Steve is too laid back and mellow from his artistic day to post. And besides which, he posted once sans moi, so I shall now balance the scales by posting without him.
Steve and oldest son loved to collect stones (Steve would call them rocks with his tous tous charmant accent Americain) when they were building the stone walls around the gardens. Here I sit with some small pillow basalts. Steve says these were formed in volcanic eruptions, where the lava bubbled up into a sea or large lake, and cooled quickly on the outside and more slowly on the inside, making rounded shapes and layers like an onion. The area northeast of Hillsborough, around Bahama and Rougemont (love that name) have many veins and layers of this kind of stone, and construction often brings them to light. Maybe the Red Mountain is a sleeping volcano? Might it wake one day and we'll be like Pompeii, frozen forever with a fork of fois gras or salade nicoise only part way to our mouths - able to smell it forever but unable to consummate the gustatory moment? And Jean Paul Sartre thought he knew what hell was?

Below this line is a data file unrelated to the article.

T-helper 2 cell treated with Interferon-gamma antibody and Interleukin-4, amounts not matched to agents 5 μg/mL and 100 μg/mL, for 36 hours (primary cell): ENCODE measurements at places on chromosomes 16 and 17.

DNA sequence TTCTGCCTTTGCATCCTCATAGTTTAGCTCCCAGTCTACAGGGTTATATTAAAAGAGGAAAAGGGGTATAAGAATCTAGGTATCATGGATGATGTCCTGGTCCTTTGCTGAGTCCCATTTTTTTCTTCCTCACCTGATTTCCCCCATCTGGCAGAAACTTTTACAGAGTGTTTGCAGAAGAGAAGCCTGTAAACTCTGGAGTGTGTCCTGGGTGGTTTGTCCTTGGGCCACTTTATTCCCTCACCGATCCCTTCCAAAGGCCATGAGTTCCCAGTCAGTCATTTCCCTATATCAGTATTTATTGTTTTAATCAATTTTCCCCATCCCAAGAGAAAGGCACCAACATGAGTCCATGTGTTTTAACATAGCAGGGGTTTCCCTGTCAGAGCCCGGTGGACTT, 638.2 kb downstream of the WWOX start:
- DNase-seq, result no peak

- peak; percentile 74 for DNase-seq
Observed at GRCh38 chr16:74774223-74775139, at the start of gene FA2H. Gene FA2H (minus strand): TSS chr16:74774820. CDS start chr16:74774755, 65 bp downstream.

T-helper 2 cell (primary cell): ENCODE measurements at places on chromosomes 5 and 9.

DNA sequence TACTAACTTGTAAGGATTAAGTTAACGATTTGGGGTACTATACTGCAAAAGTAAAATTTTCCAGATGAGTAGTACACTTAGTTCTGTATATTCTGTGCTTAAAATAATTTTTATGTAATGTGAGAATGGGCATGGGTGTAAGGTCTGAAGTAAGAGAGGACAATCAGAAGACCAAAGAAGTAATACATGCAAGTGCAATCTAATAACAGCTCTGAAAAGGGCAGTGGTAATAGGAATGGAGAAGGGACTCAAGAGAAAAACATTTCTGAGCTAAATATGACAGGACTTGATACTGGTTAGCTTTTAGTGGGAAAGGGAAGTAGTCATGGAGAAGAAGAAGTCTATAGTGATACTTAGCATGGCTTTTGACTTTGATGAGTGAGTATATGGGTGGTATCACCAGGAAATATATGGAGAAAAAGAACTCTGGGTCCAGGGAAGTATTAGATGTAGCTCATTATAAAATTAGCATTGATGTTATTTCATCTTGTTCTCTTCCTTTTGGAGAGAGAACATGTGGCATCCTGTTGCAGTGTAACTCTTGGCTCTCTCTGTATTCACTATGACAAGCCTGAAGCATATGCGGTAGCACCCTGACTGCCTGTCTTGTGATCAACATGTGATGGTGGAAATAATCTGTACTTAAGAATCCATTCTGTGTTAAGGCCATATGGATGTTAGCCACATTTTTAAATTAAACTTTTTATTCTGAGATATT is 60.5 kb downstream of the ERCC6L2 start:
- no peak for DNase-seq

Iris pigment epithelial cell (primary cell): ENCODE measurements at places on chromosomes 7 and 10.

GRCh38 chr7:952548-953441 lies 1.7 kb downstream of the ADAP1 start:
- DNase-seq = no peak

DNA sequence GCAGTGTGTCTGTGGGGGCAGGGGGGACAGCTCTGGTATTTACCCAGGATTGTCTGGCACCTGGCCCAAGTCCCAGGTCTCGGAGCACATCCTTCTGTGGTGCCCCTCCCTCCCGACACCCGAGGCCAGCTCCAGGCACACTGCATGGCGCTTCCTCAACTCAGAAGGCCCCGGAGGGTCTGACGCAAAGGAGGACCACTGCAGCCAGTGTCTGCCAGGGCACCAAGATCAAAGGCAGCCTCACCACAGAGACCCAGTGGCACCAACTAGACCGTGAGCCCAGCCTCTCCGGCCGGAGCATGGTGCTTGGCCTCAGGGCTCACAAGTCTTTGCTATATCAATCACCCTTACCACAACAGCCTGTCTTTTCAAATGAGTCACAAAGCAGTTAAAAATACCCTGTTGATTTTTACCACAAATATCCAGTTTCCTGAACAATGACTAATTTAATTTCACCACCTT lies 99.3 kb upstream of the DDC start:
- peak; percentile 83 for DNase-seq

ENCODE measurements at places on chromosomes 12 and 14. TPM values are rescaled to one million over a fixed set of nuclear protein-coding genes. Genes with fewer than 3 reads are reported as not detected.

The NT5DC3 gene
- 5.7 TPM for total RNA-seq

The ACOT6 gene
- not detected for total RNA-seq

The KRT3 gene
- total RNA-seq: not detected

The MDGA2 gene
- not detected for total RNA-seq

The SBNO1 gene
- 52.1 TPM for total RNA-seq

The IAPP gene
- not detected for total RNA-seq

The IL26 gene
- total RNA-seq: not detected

Steve also said that he and older son once found a pillow basalt as big as their van. They couldn't bring it home, so they have no proof, and I am inclined to think it a fish story as you Americans call it. In this photo I am sitting by some larger basalts, but plainly much smaller than a minivan. Steve says these are hard to use in stone walls, because they often have no flat sides. He says it's like stacking bowling balls. (Why ever would anyone try to do that? Is it perhaps another pointless American pastime such as the hopping on pogo sticks for the longest time possible, or the name calling during the American political season?)